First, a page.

>Thinking outside the book

>One thing that students and teachers really struggle with is boredom. Maybe I’m just easily bored but I have yet to find a book or teacher that really keeps the student’s interest from cover to cover, it doesn’t matter how good they are.

Sometimes I think that the way English teaching works is that we often trap ourselves into thinking “inside the book”. Publishers have little interest in helping teachers think otherwise and because we often lean on manufactured materials we always wind up with a book.

We are basically teaching the same way Socrates, Plato and Aristotle taught thousands of years ago except for the addition of the printed book invented by Gutenberg.

Of course, there are guys who have rebelled against the book. You can find a bunch of them at Dogme. They have a Yahoo group and their leader has published in The Guardian newspaper ELT pages.

But to me, they seem more readily identified for what they are against than what they are for. And from my experience, it really helps to have a course or plan for students as otherwise the training can seem a bit aimless to the students.

So how can we escape the book but still have a plan?

First, let’s brainstorm a list of all the new tools and technologies and other things that are available to us since the days of Socrates, Plato, Aristotle and Gutenberg. Without much order, here is my list:

Computers
Email
Telephone
Phone messages
PowerPoint
YouTube
PDA
Chat rooms
Blogs
Websites
Fax
MP3
MP4
Video
Email spam
Voice spam
Television
Shopping malls

Perhaps your list is longer. Now, just as a thought exercise to stretch us “outside the book”, what if you assigned yourself the task of using each of these to provide some part of a training course.

There was once a game called Majestic by Electronic Arts. They described it as “The suspense thriller that infiltrates your life through the Internet, telephone and fax, then leaves you guessing where the game ends and reality begins.” To play this game you had to check websites and periodically you’d receive frantic phone calls with clues or cryptic faxes.

I think something so pervasive would be an exciting way to teach and learn. What would a “Majestic” English course be like? The student would be receiving training from so many directions at so many times. Of course, not all of this is possible with every teacher and every student, but employing some of these technologies could really get us “out of the book”. Consider the possibilities that a ficticious Chinese student named Jerry Liang would experience:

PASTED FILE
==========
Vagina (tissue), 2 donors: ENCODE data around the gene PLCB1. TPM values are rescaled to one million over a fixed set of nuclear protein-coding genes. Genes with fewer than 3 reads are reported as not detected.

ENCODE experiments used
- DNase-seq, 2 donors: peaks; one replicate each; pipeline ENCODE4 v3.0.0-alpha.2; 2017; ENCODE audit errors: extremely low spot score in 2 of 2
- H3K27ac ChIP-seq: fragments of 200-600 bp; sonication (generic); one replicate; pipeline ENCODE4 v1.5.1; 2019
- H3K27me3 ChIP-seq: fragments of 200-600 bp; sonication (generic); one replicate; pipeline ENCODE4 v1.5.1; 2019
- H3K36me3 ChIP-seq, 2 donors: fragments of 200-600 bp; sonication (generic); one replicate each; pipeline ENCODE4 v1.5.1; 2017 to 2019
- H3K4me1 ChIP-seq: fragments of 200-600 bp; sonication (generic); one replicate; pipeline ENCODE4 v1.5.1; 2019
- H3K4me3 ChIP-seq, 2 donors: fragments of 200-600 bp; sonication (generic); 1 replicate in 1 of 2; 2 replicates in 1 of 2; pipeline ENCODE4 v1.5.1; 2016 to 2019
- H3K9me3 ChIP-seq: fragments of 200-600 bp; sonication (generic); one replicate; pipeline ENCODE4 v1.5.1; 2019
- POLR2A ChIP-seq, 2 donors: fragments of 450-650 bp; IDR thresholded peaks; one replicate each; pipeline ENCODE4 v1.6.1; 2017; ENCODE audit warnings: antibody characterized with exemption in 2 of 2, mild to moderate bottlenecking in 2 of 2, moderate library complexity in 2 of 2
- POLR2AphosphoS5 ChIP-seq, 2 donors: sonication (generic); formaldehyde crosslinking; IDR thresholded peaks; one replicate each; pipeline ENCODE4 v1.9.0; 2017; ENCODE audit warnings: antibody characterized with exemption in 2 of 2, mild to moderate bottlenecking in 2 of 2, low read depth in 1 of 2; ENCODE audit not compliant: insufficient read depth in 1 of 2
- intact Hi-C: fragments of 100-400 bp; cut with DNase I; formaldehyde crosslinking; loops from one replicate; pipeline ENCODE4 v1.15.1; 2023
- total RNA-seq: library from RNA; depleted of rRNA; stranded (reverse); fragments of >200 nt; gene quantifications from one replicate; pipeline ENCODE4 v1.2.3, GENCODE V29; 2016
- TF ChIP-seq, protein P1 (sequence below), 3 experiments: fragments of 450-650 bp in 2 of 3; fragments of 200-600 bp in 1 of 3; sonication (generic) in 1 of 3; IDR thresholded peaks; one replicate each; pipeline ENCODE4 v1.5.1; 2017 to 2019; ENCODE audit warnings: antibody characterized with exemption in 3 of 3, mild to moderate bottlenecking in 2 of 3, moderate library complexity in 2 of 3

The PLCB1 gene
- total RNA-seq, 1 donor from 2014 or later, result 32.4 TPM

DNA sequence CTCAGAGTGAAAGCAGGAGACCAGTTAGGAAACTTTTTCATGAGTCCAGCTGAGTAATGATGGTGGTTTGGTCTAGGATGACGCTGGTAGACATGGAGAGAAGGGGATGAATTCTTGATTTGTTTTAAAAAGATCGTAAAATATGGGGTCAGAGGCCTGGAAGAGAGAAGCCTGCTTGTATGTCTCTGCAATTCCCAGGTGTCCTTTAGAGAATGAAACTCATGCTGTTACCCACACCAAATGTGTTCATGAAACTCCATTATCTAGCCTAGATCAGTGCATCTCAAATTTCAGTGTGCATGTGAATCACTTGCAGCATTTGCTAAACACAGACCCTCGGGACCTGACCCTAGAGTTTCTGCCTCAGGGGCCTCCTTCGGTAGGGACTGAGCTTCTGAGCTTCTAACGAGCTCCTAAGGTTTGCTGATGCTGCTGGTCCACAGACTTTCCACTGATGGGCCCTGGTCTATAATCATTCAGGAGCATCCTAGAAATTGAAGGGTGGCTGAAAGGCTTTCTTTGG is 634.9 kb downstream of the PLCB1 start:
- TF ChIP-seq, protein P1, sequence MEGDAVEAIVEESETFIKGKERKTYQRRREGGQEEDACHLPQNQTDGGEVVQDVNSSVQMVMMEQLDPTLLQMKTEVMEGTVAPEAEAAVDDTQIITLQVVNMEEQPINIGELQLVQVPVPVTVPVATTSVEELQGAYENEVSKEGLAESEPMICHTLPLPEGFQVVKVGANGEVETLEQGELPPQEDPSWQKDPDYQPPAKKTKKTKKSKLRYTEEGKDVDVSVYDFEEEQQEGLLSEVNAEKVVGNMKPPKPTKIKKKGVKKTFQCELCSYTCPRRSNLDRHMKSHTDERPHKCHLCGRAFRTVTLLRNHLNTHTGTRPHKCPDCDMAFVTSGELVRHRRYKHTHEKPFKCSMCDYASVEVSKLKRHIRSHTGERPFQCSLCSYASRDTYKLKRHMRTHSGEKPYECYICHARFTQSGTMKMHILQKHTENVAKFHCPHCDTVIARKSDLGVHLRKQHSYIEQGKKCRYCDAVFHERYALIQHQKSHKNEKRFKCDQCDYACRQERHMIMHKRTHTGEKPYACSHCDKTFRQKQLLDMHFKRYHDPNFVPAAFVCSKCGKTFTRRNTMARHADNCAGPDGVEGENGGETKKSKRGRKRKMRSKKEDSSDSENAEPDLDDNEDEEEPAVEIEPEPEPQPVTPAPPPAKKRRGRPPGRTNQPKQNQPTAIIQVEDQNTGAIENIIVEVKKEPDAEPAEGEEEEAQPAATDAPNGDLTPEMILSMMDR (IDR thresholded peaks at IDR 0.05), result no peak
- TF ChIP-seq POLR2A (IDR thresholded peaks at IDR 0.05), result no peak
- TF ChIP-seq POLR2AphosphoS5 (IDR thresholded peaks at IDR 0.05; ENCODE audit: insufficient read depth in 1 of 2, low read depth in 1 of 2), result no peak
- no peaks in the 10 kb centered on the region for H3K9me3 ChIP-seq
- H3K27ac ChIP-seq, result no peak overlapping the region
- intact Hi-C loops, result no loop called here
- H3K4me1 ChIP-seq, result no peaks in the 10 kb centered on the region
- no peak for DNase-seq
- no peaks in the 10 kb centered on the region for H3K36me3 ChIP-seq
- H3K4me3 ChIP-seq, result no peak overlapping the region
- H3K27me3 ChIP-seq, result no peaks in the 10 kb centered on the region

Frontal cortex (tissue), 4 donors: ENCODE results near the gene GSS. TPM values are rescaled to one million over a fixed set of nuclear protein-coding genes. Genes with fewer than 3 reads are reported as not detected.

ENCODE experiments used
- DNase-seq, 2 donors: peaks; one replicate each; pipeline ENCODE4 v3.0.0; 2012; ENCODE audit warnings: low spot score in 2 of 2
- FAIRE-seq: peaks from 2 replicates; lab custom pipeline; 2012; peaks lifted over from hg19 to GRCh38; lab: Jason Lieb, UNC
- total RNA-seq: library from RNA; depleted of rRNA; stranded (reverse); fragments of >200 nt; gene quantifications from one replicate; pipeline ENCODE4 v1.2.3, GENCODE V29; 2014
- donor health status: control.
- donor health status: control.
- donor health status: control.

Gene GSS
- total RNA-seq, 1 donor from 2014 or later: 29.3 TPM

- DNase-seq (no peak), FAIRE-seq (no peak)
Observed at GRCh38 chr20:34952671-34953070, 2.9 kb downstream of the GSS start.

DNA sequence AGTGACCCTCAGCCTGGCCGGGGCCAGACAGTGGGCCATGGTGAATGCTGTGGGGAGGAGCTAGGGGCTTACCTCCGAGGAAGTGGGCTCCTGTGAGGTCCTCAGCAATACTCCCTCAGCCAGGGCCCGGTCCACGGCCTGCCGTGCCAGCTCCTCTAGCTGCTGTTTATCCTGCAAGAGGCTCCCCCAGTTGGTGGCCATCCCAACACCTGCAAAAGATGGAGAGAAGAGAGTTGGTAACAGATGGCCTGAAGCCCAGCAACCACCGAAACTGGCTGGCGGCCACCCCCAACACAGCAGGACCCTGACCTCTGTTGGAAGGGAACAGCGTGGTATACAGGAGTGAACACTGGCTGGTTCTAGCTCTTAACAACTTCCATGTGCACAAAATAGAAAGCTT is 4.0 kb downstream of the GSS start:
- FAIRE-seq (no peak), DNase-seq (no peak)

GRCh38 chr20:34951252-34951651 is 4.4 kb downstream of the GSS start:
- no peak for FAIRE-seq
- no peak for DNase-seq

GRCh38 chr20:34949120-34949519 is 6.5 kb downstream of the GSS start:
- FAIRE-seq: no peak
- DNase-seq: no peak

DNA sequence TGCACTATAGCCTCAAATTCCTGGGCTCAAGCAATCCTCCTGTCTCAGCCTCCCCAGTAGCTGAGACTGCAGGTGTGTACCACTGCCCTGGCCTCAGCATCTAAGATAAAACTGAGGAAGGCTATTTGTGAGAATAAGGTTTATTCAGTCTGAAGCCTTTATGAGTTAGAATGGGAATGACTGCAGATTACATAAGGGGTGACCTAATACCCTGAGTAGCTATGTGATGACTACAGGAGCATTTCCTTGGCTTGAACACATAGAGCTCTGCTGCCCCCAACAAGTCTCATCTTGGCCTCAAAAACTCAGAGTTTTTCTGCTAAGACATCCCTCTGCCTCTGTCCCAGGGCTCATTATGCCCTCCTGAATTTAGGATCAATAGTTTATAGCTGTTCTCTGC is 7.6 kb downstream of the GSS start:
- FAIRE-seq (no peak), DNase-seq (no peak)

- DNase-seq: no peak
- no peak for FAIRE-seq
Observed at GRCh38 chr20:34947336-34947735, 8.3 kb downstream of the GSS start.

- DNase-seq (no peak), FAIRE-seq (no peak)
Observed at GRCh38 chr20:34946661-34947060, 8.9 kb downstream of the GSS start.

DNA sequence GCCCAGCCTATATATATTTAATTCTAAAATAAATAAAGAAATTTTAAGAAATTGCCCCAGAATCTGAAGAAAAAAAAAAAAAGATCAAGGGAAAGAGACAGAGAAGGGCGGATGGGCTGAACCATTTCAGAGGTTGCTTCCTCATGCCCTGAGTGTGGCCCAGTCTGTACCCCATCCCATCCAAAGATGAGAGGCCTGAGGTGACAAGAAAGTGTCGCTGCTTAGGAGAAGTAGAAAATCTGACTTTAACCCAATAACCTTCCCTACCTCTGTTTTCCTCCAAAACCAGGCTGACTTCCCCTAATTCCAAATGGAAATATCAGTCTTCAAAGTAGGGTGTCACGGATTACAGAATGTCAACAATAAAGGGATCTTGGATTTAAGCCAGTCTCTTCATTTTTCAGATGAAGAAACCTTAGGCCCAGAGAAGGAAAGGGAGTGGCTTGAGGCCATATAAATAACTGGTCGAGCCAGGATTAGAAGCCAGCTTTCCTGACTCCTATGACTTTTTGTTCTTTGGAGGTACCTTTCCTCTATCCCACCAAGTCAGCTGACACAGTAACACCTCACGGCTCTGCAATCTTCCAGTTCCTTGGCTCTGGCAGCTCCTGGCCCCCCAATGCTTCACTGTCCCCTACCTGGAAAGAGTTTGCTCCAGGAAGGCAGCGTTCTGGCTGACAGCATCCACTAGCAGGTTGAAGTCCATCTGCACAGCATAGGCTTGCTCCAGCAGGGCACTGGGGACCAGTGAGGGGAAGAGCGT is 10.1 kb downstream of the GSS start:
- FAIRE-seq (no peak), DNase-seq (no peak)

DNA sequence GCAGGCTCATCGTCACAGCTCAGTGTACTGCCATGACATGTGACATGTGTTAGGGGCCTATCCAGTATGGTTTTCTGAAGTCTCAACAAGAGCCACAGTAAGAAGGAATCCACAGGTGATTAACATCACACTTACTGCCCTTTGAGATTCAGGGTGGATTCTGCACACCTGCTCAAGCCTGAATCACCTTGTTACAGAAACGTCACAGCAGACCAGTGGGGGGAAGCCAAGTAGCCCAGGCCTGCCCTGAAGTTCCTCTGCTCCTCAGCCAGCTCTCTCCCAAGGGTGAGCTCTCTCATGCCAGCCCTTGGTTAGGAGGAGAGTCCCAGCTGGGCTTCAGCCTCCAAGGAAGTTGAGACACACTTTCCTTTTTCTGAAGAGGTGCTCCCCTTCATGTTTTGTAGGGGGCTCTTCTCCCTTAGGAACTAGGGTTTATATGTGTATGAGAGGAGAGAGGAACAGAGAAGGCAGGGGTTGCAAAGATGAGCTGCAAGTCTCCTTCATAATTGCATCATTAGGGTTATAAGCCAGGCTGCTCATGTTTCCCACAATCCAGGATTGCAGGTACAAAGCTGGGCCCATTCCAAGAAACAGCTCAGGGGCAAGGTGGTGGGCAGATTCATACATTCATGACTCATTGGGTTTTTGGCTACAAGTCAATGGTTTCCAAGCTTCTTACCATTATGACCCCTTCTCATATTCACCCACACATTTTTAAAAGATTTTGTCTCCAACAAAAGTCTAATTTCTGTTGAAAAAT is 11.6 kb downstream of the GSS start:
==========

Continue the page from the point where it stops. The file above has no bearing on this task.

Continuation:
– Jerry gets a daily Email that has a short lesson, story or MP3. This Email is pumped out to Jerry and all the other students by a program similar to those used by spammers.

– Jerry also receives a daily SMS phone messages that reminds him to study an assignment, do homework or join some activities that the teacher has organized.

– Every week, Jerry is directed to watch a certain TV program or movie which all the other students and teacher will be watching. Jerry doesn’t have to participate if he is busy that night but he does need to participate in at least two per week. Jerry tunes in the program and starts the chat program on his computer. While he is watching the program on his home TV, other students and the teacher are watching it and chatting with him about it, about the story, actors, what they like or don’t like, etc. (“Don’t go in that dark room!…don’t do it!…Ugh! I knew it!!!”)

– Jerry posts assignments on the blog.

– Jerry gets SMS phone messages with new vocabulary on set days. After first contact with the new vocabulary in a lesson he receives the vocabulary in a message on day 2, 5, 12, 19, 33, 63. He has a look at the words and reviews them.

– He has some specially recorded lessons made by his teacher or other teachers in MP3 format in his MP3/MP4 player or PDA which he listens to throughout the day.

– When Jerry visits the popular local mall he takes a walking tour via MP3. The teacher has made a short recording and guides the him through the mall, describing interesting things about the mall and shops and introducing more new vocabulary. (“Starbucks took its name from a coffee-loving character in the famous American novel called ‘Moby Dick’, a story about a man hunting a whale. Starbuck’s strategy is to become people’s ‘third place’, the main place people go outside of home and work.”)

– Sometimes Jerry receives a phone call from the teacher to practice his speaking, but more often than not, the teacher (randomly?) assigns Jerry and the other students speaking buddies, other students, who he calls to practice a particular speaking activity. Every week Jerry recieves an Email with a speaking lesson to practice and his speaking buddy’s phone number. Sometimes the buddy is in his class but most of the time the buddy is a student in one of the teacher’s other classes, perhaps a manager in a company. It’s interesting to have this way to talk to various professionals that he wouldn’t normally meet (and Jerry thinks it’s always interesting to talk to girls).

– Twice a month, Jerry is given a phone number to a company in an English speaking country that provides information about their services along with one or more questions that he needs to ask about. For example, he once had to call Trump International Hotel in New York to find out if they allow dogs in the room. (They do if the dog is under 10 pounds but the guest must pay a non-refundable $200.) This provides a real English challenge and practice for Jerry.

– Etc, etc, etc.